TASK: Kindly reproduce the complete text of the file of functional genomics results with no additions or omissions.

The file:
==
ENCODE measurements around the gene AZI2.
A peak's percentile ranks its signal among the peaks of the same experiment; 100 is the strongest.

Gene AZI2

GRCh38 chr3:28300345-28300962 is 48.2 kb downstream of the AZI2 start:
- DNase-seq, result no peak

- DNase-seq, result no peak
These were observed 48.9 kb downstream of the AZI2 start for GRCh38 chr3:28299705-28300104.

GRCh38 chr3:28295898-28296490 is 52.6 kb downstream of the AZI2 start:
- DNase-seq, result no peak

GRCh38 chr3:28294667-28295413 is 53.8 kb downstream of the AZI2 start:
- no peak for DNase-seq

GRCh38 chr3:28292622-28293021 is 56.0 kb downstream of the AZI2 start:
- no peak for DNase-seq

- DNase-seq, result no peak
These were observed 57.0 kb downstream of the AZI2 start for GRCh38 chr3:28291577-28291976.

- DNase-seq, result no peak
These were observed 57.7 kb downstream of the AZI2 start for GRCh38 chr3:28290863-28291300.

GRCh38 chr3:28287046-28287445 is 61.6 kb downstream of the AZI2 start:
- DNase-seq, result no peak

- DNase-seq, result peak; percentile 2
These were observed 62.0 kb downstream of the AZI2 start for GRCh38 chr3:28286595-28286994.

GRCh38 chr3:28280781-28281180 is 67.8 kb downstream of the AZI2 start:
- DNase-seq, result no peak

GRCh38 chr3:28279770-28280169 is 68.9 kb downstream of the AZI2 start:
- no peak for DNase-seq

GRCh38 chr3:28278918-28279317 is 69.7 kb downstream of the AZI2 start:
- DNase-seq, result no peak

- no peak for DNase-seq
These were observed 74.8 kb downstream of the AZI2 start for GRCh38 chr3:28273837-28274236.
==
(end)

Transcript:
ENCODE measurements around the gene AZI2.
A peak's percentile ranks its signal among the peaks of the same experiment; 100 is the strongest.

Gene AZI2

GRCh38 chr3:28300345-28300962 is 48.2 kb downstream of the AZI2 start:
- DNase-seq, result no peak

- DNase-seq, result no peak
These were observed 48.9 kb downstream of the AZI2 start for GRCh38 chr3:28299705-28300104.

GRCh38 chr3:28295898-28296490 is 52.6 kb downstream of the AZI2 start:
- DNase-seq, result no peak

GRCh38 chr3:28294667-28295413 is 53.8 kb downstream of the AZI2 start:
- no peak for DNase-seq

GRCh38 chr3:28292622-28293021 is 56.0 kb downstream of the AZI2 start:
- no peak for DNase-seq

- DNase-seq, result no peak
These were observed 57.0 kb downstream of the AZI2 start for GRCh38 chr3:28291577-28291976.

- DNase-seq, result no peak
These were observed 57.7 kb downstream of the AZI2 start for GRCh38 chr3:28290863-28291300.

GRCh38 chr3:28287046-28287445 is 61.6 kb downstream of the AZI2 start:
- DNase-seq, result no peak

- DNase-seq, result peak; percentile 2
These were observed 62.0 kb downstream of the AZI2 start for GRCh38 chr3:28286595-28286994.

GRCh38 chr3:28280781-28281180 is 67.8 kb downstream of the AZI2 start:
- DNase-seq, result no peak

GRCh38 chr3:28279770-28280169 is 68.9 kb downstream of the AZI2 start:
- no peak for DNase-seq

GRCh38 chr3:28278918-28279317 is 69.7 kb downstream of the AZI2 start:
- DNase-seq, result no peak

- no peak for DNase-seq
These were observed 74.8 kb downstream of the AZI2 start for GRCh38 chr3:28273837-28274236.